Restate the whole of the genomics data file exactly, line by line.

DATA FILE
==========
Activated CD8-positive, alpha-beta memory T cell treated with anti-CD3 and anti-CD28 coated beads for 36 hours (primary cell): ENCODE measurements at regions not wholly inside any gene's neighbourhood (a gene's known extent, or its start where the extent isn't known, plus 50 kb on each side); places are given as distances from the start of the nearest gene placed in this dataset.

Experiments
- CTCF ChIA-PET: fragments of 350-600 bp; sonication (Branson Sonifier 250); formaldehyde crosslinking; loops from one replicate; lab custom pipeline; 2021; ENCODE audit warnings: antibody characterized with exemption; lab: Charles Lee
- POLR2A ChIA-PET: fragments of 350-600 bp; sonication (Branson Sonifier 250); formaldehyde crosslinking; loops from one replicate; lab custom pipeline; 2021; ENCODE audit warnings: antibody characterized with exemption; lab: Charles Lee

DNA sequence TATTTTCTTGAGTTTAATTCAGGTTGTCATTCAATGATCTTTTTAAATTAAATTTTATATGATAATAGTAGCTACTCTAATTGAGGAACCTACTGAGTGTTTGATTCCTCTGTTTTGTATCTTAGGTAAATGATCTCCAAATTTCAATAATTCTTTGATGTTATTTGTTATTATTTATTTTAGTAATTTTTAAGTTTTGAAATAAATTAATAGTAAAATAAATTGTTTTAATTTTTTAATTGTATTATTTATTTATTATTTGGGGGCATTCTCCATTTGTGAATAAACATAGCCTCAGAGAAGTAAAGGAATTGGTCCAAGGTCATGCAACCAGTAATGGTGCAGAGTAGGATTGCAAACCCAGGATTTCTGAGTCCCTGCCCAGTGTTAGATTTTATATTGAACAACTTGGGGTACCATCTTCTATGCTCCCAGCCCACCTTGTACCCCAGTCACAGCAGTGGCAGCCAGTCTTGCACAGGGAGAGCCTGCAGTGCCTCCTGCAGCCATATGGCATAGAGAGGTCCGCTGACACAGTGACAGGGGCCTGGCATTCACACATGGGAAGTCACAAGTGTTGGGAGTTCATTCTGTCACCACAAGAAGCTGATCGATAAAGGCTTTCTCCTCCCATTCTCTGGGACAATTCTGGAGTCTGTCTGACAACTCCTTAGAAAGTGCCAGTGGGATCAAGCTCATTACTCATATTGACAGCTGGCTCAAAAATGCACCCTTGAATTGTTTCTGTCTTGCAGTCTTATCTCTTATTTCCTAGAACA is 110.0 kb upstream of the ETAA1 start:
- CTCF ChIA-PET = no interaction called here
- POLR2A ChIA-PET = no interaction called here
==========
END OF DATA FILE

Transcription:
Activated CD8-positive, alpha-beta memory T cell treated with anti-CD3 and anti-CD28 coated beads for 36 hours (primary cell): ENCODE measurements at regions not wholly inside any gene's neighbourhood (a gene's known extent, or its start where the extent isn't known, plus 50 kb on each side); places are given as distances from the start of the nearest gene placed in this dataset.

Experiments
- CTCF ChIA-PET: fragments of 350-600 bp; sonication (Branson Sonifier 250); formaldehyde crosslinking; loops from one replicate; lab custom pipeline; 2021; ENCODE audit warnings: antibody characterized with exemption; lab: Charles Lee
- POLR2A ChIA-PET: fragments of 350-600 bp; sonication (Branson Sonifier 250); formaldehyde crosslinking; loops from one replicate; lab custom pipeline; 2021; ENCODE audit warnings: antibody characterized with exemption; lab: Charles Lee

DNA sequence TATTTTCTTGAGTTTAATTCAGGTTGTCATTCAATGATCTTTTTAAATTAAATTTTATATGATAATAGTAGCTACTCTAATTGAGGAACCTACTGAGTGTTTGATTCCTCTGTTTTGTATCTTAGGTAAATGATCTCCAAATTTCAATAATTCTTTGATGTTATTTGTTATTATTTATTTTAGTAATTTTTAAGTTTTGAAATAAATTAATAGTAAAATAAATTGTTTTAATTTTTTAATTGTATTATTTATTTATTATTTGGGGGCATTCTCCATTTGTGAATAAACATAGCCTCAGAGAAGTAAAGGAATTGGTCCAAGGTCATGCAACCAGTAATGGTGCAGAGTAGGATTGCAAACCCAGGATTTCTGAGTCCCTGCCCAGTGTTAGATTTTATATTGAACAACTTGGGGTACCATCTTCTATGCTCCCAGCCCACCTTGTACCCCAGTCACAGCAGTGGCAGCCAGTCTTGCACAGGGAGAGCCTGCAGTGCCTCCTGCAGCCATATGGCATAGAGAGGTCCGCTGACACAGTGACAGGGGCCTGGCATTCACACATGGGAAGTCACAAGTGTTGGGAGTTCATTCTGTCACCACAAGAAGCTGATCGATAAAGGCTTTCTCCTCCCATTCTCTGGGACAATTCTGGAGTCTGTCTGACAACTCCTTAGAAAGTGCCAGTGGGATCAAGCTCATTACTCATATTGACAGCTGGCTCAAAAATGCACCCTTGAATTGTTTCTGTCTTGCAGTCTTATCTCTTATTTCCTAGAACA is 110.0 kb upstream of the ETAA1 start:
- CTCF ChIA-PET = no interaction called here
- POLR2A ChIA-PET = no interaction called here